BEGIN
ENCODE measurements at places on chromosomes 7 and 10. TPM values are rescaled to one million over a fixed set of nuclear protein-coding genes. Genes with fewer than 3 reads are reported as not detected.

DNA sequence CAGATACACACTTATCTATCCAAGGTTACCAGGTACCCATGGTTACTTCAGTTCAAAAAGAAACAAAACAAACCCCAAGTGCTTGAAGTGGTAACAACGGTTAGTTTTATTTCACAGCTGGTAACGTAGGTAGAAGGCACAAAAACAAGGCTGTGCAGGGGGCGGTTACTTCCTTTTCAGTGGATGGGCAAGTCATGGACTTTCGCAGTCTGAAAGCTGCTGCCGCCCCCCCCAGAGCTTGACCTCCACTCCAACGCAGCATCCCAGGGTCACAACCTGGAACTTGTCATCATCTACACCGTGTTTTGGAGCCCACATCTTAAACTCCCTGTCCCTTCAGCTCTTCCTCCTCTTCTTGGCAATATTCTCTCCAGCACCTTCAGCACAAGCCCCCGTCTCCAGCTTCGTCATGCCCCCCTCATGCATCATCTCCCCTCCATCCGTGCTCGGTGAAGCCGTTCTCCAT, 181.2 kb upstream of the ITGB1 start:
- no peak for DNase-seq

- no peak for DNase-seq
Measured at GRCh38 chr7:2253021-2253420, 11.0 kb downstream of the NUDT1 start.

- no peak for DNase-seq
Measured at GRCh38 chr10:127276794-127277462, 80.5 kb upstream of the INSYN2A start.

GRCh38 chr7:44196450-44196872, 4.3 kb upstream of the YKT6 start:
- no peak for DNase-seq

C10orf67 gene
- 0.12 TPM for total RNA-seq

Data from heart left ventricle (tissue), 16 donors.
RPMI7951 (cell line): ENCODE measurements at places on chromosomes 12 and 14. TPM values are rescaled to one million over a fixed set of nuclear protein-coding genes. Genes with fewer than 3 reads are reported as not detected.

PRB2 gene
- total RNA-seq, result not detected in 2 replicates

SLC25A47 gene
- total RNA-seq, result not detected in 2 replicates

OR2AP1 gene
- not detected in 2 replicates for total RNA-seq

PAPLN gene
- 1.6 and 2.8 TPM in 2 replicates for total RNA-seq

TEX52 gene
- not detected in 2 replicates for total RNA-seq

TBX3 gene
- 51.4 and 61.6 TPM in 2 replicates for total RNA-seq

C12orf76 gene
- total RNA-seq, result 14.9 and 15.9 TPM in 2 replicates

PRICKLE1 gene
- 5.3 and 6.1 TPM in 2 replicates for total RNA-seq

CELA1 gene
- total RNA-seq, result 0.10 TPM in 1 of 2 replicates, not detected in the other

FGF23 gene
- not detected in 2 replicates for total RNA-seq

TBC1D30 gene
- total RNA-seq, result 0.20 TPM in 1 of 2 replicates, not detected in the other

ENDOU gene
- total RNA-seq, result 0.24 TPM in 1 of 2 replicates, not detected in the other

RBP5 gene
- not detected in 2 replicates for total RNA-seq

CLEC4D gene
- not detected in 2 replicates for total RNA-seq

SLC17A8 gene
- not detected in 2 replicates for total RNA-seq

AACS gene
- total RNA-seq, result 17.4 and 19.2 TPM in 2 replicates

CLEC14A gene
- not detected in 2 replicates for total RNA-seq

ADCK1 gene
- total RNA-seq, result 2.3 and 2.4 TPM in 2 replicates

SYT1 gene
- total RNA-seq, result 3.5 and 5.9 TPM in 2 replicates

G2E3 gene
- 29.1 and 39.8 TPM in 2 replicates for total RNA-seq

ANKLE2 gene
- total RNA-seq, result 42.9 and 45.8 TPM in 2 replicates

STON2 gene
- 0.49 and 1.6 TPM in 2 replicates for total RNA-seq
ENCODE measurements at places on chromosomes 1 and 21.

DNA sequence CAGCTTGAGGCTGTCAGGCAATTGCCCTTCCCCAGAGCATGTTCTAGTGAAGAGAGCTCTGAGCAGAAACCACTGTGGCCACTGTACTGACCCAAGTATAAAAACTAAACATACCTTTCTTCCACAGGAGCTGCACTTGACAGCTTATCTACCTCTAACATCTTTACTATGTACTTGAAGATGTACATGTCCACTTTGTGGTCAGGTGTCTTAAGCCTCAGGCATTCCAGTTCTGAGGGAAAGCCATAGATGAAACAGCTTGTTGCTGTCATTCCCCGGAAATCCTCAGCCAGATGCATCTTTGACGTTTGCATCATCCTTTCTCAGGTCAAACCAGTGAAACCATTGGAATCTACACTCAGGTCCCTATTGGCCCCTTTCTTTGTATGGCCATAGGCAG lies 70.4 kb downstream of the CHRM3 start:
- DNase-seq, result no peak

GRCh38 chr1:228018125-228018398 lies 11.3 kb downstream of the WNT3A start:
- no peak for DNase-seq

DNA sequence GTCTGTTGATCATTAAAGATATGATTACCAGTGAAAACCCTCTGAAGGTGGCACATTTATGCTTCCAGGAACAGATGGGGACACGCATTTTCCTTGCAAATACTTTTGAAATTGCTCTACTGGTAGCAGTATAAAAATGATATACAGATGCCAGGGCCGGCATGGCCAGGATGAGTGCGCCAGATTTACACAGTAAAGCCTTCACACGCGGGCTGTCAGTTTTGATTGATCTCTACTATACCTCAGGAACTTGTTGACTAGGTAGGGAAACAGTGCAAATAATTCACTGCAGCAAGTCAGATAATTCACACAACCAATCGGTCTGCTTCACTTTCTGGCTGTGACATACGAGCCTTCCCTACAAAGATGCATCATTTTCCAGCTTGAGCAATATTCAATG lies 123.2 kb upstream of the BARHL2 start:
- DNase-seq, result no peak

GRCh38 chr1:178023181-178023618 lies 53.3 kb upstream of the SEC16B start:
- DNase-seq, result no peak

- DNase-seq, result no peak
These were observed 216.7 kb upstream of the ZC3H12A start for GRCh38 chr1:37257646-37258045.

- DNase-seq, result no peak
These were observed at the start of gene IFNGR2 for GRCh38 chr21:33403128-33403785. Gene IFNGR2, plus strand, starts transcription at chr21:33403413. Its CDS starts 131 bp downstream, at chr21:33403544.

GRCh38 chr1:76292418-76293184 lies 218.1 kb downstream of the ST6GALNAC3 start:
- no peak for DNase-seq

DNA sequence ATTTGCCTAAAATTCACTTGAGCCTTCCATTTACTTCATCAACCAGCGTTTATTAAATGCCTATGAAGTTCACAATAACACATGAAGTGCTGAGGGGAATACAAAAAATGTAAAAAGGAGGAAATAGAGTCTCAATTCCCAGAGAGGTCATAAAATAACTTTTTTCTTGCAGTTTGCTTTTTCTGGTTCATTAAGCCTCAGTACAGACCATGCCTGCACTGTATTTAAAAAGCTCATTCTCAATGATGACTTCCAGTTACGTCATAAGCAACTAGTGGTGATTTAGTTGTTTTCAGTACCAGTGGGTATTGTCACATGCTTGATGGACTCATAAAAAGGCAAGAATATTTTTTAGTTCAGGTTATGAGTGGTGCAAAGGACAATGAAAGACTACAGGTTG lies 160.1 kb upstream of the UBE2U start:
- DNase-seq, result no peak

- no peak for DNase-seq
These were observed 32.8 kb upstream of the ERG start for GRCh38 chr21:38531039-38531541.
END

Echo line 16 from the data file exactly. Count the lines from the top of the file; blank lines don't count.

SLC25A47 gene